We all know that it is important for us to maintain a certain tyre pressure in the tyres we are using. Depending on the distance we are going to travel and the number of people travelling the pressure requirement changes. But it is important for you to make sure that there is a certain pressure exists in the tyre! The wheel and tyre companies of your locality can help you with it. He will be the best person to tell you the perfect air pressure that needs to be in the tyres.
Keep the second one
While you are travelling to a good distance, it is important for you to keep a spare tyre for your use. You never know what happens in the car. So it is important for you to keep an extra tyre in your car. No matter how far you are travelling, if you have adequate amount of fuel in your car and an extra tyre, you can drive with a contended heart!
- Firstly, make sure that you stop on the side of the road where it is safe and you have enough space to change the tyre. Always be aware of the oncoming traffic where you are changing the tyre.
- Making sure that you have all the necessary tools to do this job is an important factor. You will need a tyre iron, a jack, a spare tyre that is properly inflated and fit for the purpose, as well as the manual for the car. This manual will give you the necessary instructions on how to change the tyre if there are specific features your car may have.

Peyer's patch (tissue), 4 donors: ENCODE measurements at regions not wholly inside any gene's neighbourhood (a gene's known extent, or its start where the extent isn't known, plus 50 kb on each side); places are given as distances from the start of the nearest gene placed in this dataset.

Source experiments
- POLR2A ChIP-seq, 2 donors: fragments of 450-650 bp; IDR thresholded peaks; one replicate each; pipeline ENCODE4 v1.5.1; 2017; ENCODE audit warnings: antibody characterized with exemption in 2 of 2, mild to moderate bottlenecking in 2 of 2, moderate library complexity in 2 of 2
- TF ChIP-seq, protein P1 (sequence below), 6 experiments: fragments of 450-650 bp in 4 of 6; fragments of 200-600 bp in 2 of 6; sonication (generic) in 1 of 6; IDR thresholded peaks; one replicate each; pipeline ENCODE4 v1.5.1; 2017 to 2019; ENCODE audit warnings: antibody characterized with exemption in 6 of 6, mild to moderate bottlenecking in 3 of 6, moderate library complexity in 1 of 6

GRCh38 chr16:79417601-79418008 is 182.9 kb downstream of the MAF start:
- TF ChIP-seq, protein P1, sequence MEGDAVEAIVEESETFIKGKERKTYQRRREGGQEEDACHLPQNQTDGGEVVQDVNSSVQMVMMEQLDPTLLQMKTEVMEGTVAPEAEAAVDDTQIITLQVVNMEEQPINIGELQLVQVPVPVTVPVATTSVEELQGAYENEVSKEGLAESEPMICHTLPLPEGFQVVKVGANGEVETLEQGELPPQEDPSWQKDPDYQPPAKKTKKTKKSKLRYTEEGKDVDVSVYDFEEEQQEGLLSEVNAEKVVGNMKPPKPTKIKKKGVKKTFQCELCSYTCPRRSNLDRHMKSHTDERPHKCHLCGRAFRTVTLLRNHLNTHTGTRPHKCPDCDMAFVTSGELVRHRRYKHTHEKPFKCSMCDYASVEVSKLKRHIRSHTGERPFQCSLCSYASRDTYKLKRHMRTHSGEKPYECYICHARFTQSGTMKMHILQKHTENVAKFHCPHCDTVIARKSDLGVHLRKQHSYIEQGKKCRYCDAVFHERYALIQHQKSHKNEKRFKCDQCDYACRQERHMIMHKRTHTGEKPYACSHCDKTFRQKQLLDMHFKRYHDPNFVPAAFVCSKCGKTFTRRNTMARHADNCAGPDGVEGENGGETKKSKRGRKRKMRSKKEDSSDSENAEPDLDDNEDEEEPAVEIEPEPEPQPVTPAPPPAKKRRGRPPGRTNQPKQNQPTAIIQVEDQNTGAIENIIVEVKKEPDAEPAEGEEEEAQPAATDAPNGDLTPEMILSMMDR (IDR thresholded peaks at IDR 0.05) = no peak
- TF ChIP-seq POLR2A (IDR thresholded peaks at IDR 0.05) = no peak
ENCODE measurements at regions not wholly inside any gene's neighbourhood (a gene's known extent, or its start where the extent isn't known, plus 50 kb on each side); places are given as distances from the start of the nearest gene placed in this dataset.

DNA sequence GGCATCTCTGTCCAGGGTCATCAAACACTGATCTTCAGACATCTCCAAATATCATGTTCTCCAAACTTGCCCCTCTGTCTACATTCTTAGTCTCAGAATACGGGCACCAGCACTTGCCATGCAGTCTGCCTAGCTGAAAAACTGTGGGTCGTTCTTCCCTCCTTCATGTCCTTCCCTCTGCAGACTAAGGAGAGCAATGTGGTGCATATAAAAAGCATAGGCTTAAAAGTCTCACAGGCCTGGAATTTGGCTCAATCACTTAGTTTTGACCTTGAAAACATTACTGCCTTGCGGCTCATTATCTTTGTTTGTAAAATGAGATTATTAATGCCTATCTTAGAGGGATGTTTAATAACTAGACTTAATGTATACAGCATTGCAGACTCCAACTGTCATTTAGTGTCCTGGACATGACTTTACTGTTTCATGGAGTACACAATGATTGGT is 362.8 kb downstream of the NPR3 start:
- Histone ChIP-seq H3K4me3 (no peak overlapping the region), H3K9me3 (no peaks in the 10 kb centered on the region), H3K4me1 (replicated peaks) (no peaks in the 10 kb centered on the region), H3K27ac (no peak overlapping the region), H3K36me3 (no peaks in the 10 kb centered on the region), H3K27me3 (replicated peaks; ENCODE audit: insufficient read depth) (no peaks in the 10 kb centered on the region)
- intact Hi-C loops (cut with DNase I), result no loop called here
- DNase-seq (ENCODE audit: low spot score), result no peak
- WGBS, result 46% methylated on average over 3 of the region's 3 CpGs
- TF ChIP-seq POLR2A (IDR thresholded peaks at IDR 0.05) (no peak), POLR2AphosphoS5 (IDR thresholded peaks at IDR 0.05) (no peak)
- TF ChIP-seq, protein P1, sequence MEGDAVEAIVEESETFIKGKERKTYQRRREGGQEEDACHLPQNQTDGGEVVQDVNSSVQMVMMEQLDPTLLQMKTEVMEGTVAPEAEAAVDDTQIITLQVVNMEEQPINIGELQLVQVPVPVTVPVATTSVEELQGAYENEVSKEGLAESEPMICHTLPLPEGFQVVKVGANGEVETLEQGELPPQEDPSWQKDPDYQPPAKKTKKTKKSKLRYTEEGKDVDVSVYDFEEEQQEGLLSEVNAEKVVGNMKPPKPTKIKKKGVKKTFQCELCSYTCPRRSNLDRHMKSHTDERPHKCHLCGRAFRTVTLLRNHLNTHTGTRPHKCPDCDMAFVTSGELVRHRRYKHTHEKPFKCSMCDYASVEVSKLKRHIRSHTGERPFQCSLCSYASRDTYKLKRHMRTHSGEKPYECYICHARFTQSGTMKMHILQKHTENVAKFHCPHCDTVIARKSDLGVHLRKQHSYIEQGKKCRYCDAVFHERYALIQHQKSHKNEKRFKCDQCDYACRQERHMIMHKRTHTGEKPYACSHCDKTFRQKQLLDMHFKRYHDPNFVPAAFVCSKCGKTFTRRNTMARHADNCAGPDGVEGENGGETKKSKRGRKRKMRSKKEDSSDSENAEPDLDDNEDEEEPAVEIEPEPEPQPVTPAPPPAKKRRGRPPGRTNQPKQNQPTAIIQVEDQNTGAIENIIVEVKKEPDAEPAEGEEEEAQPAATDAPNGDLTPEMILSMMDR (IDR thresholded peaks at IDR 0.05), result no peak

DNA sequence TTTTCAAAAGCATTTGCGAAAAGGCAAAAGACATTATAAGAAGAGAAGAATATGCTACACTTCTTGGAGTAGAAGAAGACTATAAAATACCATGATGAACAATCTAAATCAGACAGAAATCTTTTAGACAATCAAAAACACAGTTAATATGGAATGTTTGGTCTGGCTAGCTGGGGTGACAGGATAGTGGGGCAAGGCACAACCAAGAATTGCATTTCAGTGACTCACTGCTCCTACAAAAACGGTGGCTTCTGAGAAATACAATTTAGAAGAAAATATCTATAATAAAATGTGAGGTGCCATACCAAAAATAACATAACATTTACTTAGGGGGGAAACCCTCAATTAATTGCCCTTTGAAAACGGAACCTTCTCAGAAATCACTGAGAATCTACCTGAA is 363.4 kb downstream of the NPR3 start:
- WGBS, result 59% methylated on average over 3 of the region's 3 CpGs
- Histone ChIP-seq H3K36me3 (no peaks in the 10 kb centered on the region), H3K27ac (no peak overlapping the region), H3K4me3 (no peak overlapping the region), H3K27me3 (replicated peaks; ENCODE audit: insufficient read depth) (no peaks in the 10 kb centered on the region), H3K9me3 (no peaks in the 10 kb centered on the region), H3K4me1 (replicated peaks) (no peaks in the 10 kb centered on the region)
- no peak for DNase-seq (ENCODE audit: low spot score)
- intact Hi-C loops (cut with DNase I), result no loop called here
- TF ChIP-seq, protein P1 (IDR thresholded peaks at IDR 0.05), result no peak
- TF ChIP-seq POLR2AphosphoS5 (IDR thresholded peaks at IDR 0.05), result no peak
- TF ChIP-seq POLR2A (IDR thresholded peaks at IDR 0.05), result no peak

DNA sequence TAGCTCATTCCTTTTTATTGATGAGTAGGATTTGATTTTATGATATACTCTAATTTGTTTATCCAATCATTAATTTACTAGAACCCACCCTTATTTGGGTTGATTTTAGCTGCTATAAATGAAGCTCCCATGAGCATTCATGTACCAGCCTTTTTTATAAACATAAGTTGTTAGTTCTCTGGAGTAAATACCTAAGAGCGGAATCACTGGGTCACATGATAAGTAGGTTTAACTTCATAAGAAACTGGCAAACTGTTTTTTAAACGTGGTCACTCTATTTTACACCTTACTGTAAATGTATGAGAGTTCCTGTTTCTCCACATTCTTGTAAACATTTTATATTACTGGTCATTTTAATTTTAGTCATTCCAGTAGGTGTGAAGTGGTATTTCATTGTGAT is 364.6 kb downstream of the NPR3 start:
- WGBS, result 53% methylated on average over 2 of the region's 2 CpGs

- Make sure that you have the handbrake activated before you start with the wheel changing process. It is also important to place an object behind the opposite wheel in case the car starts to roll backwards.
- On most cars, there are indentations under the car that make for a stable place to place the car jack. You can see where these indentations are by means of small markings along the side of the car. The side of the car has to be at least twenty centimetres off the ground so that you can easily change the part.
- You will need to remove the hubcap so that you can reach the tyre. The hubcap has been clipped on and can be removed by wedging the flat part of the tyre iron into the crevice of the cap. The hubcap is the part of the tyre that protects the lug nuts beneath.
- Loosen the lug nuts using the correct side of the iron. Some cars have special adaptors that fit onto the nuts. You won’t need to completely remove the lug nuts as of yet. You can remove them as soon as you have taken the tyre off of the wheel. The tyre should simply click out of place and be easy to remove.
- Fit the spare tyre to the wheel piece. The bolts have to line up with the holes. Place the lug nuts onto the bolts and start tightening it equally by hand. You can then use the iron to tighten the nuts properly without having wasted too much energy. Do not over fasten as it could break.
- You can then place the hubcap back onto the face and lower the car. The spare tyre should only be used for emergency moments. You will notice that they are narrower than a regular tyre.
Now you can drive safely to a fitment centre. As soon as you get there you should get the tyre replaced.